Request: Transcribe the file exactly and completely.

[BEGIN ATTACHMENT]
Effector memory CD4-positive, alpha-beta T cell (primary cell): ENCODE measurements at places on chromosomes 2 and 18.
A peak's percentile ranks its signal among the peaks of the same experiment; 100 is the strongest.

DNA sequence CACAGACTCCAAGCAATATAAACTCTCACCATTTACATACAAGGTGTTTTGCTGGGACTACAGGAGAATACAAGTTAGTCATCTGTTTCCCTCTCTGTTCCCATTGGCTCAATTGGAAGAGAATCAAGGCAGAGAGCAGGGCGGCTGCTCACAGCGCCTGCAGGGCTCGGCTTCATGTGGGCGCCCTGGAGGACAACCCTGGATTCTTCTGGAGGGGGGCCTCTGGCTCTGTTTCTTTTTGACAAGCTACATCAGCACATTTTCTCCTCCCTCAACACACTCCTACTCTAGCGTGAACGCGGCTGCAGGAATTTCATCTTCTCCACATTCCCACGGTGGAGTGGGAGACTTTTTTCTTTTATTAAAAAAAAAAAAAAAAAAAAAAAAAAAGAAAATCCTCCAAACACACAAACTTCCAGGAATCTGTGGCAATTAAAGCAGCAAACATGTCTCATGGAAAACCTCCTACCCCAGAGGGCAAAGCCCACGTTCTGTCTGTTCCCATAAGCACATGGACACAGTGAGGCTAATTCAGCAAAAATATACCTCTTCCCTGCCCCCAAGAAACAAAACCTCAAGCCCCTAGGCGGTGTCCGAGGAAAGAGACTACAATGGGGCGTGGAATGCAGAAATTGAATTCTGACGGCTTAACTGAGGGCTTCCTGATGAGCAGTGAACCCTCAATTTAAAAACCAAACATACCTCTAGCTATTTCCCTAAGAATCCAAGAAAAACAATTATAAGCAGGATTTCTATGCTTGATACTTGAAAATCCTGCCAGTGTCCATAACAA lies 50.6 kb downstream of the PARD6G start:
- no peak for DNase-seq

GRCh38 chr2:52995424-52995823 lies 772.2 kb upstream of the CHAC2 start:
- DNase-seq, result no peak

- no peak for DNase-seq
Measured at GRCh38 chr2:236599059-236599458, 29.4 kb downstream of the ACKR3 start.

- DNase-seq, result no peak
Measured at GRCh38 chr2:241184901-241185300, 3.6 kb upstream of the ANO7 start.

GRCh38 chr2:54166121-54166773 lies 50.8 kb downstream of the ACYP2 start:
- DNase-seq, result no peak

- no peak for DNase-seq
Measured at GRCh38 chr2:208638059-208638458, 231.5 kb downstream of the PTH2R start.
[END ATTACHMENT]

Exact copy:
Effector memory CD4-positive, alpha-beta T cell (primary cell): ENCODE measurements at places on chromosomes 2 and 18.
A peak's percentile ranks its signal among the peaks of the same experiment; 100 is the strongest.

DNA sequence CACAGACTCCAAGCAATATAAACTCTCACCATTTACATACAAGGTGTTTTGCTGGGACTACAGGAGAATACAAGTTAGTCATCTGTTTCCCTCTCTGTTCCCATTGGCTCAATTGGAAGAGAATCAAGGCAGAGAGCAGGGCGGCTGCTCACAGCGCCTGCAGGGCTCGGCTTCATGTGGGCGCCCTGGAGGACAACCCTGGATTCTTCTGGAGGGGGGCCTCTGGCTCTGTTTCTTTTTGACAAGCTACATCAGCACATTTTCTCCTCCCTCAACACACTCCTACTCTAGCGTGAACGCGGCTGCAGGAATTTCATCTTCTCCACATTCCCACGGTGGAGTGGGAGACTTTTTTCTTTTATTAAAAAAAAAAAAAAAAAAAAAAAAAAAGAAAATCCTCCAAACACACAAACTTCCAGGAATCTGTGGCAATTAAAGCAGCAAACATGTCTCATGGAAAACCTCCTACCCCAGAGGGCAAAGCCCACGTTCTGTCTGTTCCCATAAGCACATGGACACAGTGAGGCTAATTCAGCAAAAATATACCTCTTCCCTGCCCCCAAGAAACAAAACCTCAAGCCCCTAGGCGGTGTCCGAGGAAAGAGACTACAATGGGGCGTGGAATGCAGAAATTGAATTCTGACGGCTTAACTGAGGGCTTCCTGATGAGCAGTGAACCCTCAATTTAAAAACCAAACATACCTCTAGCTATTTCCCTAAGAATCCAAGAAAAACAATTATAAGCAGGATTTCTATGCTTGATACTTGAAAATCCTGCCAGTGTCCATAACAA lies 50.6 kb downstream of the PARD6G start:
- no peak for DNase-seq

GRCh38 chr2:52995424-52995823 lies 772.2 kb upstream of the CHAC2 start:
- DNase-seq, result no peak

- no peak for DNase-seq
Measured at GRCh38 chr2:236599059-236599458, 29.4 kb downstream of the ACKR3 start.

- DNase-seq, result no peak
Measured at GRCh38 chr2:241184901-241185300, 3.6 kb upstream of the ANO7 start.

GRCh38 chr2:54166121-54166773 lies 50.8 kb downstream of the ACYP2 start:
- DNase-seq, result no peak

- no peak for DNase-seq
Measured at GRCh38 chr2:208638059-208638458, 231.5 kb downstream of the PTH2R start.